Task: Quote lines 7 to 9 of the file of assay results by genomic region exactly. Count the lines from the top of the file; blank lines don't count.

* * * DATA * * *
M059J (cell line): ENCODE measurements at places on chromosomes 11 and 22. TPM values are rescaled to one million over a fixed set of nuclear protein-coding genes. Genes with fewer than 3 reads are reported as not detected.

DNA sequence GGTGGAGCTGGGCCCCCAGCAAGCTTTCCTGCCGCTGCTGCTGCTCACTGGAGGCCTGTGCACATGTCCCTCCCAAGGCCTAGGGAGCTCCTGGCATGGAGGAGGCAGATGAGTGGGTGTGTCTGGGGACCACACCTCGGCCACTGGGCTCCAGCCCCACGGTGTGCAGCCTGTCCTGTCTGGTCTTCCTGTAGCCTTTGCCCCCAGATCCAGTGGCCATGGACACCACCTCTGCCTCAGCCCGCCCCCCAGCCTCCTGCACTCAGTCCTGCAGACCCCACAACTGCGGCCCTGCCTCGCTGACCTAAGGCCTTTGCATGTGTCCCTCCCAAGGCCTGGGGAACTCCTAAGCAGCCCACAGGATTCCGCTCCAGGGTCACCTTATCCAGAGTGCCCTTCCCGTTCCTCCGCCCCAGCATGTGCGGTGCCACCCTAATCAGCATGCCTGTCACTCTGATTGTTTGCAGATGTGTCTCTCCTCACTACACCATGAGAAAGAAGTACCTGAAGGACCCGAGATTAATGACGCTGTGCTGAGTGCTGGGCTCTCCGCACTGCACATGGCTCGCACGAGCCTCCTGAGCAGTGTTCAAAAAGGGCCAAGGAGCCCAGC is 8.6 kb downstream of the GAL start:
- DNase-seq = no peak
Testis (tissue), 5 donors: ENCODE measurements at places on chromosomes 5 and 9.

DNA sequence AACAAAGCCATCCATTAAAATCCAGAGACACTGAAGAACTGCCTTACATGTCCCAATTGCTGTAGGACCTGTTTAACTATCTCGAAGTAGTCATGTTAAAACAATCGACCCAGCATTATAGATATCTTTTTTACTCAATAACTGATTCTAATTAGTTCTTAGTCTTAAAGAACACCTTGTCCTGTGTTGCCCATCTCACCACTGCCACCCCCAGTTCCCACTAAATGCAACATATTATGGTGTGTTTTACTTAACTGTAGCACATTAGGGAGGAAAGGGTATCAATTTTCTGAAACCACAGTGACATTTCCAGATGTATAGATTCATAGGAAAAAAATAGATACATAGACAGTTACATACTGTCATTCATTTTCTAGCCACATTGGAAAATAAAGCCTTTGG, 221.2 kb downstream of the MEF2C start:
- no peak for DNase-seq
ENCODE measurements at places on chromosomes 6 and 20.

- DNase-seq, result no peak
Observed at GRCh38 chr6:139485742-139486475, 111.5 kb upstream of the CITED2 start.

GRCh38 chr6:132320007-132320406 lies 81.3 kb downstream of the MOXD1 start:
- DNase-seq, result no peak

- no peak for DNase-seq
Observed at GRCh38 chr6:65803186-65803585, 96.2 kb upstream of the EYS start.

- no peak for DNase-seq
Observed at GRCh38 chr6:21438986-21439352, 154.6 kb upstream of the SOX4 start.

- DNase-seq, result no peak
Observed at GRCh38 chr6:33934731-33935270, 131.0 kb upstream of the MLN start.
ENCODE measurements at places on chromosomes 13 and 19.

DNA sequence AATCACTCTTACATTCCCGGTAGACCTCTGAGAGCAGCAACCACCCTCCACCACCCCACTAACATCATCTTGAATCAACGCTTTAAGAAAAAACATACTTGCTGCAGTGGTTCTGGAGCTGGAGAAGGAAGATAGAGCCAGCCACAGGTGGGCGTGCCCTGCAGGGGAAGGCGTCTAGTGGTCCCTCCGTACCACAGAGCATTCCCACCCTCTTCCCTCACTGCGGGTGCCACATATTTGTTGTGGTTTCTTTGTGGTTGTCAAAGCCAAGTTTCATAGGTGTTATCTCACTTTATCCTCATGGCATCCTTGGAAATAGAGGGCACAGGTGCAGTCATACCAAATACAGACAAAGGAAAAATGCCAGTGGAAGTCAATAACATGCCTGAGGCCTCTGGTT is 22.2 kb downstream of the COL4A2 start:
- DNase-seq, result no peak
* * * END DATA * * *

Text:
ENCODE measurements at places on chromosomes 6 and 20.

- DNase-seq, result no peak
Observed at GRCh38 chr6:139485742-139486475, 111.5 kb upstream of the CITED2 start.